"Correction" -  a 10% drop in the market from recent highs. Historically corrections occur an average of about every eight to 12 months and last about 54 days. (thebalance.com 3/9/20) Example: On December 17th, 2018, both the DJIA and the S&P 500 dropped over 10%, and declines continued into early January. 

"Bear Market" - a long, sustained decline in the stock market. If the market declines 20% from its recent high, this is considered the start of a bear market. Example: On Wednesday, March 11th, 2020, The DJIA dropped 5.9%, for a total decline of 20.2% from a record high on February 12th, 2020.

"Crash" -  a sudden and dramatic drop in stock prices, often on a single day or week. Crashes are rare but typically happen after a long-term uptrend in the market. Example: In 1929, the market crashed when it lost 48% in less than two months, ushering in the Great Depression.

Context: YOU

Market declines happen, and therefore, no matter what equity markets are doing, your plan should align itself with these three items.

  1. Your investing goals
  2. Your financial timeline
  3. Your risk tolerance

Your Investing Goals

Every investor has unique goals they would like to attain. Knowing what your goals are is the first step to creating a path to achieve them. Your goals will determine your time horizon and risk tolerance.

Your Financial Timeline

Focus on your personal timeline instead of trying to time the market. During downturns, it may be tempting to pull out of the market, but you may miss out on a healthy recovery. Try to plan for your equity investments to maintain a long-term horizon and ignore the short-term fluctuations.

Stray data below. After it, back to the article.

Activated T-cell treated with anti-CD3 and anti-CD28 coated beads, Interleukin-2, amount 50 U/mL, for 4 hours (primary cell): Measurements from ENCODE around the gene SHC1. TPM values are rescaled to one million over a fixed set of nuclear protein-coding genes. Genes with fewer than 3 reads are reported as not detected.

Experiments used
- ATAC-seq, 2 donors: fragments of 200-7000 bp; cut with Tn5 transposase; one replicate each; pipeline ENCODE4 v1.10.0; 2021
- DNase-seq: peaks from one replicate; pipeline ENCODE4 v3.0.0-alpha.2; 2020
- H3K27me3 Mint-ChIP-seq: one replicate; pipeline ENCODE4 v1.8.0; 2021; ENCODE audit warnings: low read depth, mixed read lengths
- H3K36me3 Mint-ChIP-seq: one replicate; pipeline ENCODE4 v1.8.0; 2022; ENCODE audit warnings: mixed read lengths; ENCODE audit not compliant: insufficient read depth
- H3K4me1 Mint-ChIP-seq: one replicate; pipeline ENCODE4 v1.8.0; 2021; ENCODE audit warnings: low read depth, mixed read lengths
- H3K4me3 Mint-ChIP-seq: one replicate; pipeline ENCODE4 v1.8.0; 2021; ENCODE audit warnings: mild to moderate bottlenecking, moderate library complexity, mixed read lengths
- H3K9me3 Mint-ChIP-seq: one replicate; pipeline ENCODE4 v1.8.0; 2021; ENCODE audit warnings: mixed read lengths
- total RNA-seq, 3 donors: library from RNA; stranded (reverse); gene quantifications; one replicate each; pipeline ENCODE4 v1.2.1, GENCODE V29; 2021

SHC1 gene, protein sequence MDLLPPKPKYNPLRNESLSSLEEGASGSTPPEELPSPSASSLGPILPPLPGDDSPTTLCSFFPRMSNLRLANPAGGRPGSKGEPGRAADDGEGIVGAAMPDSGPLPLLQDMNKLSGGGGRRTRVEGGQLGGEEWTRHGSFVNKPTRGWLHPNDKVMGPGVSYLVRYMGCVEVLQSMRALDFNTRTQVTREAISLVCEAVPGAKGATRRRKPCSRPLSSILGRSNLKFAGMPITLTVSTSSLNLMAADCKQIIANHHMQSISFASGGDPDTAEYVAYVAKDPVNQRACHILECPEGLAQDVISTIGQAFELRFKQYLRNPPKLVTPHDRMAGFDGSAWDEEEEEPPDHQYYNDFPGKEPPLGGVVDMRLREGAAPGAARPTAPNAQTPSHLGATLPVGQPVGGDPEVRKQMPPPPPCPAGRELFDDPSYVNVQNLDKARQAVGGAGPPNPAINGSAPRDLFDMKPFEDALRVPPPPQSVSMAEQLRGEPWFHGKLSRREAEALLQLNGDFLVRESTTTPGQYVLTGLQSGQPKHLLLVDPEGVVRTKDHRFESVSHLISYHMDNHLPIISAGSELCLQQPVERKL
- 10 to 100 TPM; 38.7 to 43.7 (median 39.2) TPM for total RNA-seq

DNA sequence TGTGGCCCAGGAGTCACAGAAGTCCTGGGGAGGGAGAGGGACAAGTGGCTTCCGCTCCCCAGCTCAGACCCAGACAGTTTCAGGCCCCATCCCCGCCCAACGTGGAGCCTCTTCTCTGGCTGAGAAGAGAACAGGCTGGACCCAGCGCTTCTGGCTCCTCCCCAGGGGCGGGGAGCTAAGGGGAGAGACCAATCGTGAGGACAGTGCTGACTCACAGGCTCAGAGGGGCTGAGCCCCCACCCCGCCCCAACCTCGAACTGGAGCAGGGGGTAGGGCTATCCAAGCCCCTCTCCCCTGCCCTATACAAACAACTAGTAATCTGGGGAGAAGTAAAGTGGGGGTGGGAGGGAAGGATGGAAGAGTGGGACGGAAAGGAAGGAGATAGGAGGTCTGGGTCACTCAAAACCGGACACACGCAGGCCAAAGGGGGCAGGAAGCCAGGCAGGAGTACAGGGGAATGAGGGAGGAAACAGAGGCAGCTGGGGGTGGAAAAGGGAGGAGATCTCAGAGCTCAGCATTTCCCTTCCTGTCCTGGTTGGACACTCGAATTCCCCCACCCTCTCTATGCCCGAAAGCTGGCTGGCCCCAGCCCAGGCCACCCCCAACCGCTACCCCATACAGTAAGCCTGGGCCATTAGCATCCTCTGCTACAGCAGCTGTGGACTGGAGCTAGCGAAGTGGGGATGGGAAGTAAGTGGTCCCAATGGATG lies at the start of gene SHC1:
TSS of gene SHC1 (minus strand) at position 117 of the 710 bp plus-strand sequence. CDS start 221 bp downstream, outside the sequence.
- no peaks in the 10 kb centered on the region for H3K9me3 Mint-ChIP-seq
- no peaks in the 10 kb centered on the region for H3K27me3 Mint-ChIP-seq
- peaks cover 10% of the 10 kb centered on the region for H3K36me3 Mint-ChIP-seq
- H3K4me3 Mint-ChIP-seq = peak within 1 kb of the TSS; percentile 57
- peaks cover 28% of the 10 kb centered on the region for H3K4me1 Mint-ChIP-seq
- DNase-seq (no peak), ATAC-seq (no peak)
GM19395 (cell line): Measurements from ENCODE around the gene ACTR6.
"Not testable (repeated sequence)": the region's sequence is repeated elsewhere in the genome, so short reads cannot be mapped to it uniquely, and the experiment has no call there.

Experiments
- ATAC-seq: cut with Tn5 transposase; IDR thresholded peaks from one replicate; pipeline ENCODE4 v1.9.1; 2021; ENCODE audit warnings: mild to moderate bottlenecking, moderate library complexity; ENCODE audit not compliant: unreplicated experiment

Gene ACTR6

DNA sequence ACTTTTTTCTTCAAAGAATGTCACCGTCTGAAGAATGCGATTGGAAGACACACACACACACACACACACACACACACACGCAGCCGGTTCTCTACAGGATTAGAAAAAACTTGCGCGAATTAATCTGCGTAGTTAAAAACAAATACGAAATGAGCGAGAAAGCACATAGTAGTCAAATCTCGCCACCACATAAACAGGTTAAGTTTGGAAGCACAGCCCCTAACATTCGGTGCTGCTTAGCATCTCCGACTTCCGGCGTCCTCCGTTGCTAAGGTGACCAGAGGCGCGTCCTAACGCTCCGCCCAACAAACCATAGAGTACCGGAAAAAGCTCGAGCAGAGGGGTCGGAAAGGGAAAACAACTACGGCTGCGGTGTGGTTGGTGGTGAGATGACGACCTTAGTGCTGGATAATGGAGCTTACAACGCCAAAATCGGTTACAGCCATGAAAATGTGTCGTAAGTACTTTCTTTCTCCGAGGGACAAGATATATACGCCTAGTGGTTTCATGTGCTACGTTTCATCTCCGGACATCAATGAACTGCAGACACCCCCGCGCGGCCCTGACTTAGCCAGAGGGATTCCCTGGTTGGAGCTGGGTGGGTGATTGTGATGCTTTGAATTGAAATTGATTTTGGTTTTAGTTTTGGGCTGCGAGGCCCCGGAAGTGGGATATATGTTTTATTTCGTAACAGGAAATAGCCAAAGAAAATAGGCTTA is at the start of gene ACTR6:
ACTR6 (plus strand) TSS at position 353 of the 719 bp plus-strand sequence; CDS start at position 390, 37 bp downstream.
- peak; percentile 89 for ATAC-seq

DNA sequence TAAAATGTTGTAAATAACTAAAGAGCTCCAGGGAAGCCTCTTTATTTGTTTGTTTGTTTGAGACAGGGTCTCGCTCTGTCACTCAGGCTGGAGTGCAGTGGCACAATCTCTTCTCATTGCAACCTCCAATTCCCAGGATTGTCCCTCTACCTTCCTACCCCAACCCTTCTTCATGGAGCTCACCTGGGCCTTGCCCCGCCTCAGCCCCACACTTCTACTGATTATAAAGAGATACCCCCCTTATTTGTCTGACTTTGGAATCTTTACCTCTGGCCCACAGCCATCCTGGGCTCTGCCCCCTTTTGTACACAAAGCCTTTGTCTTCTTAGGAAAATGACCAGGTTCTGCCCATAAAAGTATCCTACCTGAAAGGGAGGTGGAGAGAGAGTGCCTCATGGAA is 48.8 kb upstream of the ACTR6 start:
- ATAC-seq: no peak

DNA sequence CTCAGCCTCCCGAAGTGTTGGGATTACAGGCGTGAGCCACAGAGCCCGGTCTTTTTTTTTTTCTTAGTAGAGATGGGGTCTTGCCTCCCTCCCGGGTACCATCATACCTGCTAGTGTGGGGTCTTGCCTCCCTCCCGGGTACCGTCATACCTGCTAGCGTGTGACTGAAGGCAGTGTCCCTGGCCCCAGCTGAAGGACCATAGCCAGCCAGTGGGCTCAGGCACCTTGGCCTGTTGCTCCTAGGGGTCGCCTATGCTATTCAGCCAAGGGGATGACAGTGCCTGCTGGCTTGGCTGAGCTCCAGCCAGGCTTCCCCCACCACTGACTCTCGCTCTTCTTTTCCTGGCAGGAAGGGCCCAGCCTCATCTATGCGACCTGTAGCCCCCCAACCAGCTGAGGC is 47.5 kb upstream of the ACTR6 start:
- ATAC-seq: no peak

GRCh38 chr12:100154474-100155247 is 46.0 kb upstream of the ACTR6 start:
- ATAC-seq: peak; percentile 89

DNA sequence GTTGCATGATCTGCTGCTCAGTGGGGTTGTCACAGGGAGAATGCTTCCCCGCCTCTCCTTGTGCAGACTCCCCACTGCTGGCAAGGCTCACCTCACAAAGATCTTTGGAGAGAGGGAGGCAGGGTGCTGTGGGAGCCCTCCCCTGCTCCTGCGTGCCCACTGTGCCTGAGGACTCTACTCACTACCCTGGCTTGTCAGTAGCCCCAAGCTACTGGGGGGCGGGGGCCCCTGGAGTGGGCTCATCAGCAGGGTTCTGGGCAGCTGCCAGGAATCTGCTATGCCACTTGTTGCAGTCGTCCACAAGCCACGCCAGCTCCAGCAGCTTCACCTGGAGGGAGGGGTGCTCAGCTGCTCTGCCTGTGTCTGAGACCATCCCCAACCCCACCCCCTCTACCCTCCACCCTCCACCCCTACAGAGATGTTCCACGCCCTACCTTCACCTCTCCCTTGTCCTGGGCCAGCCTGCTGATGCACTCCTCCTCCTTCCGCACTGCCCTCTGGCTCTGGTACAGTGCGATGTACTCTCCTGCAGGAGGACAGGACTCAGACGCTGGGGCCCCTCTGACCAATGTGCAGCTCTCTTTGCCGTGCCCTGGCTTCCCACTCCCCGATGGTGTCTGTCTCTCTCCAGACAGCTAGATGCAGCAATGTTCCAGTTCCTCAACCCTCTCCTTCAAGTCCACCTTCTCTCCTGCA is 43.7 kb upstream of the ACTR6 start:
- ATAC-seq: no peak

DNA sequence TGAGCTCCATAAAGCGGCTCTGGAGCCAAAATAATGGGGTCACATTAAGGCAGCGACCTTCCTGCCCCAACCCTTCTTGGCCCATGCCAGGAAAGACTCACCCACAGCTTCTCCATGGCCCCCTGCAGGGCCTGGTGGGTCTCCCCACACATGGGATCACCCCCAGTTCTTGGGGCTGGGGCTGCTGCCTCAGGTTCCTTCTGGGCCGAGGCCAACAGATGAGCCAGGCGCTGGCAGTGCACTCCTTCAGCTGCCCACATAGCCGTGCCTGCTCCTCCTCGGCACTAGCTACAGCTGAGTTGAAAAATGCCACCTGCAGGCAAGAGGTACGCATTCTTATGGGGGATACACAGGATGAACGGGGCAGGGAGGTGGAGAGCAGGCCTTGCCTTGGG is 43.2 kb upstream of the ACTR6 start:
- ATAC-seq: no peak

Remember, short-term movements of the market are unpredictable and do not abide by any average. For many long-term investors, there is no reason to even subject themselves to daily market headlines. If you have a long-term investment horizon for your equity holdings of at least five years, chances are the current volatility will pass - possibly in a couple of weeks, months, or at the most, a few years.

Your Risk Tolerance

Risk tolerance is the level of uncertainty you are willing to accept in order to reap potentially greater rewards. Knowing what your risk tolerance is or risk awareness should be part of your financial plan. As your financial professional, one of our primary goals is to help you create a plan that considers your risk tolerance. If you are not sure what your risk tolerance is, please call us, and we and help you assess and determine this for you. 

What should an investor do in a volatile market?

First, make sure you know what not to do - and that is panic. In times of market volatility, investors tend to become unnerved and anxious. This is not the best mindset to make rational decisions.

When equity markets experience unsettling fluctuations, we suggest you ask yourself three questions:

  1. Have my financial goals changed?
  2. Have my financial timelines changed?
  3. Has my risk tolerance changed?

If you can answer "YES" to any of these questions, we highly suggest that you discuss these changes with us. As an investor, you need a plan that includes risk awareness. One of our primary responsibilities as your financial advisor is to help you create a plan with risk awareness. We know that an integral part of this is to consistently keep in touch with you and monitor your situation.

If you have concerns, some questions to ask us may include:

  • Can we review my financial plan?
  • Can we revisit my risk tolerance?
  • Are my investments diversified?
  • Has the volatility presented any good opportunities?

Discuss any concerns with us!

We are always available to revisit your financial holdings to make sure they are still in line with your timeline goals and risk tolerance.

As a reminder, please keep us apprised of any changes, such as health issues or changes in your retirement goals. The more knowledge we have about your unique financial situation, the better equipped we will be to best advise you.

As always, thank you for the trust, confidence, and the opportunity to serve as your financial advisor.

Chris Duke
May 19, 2022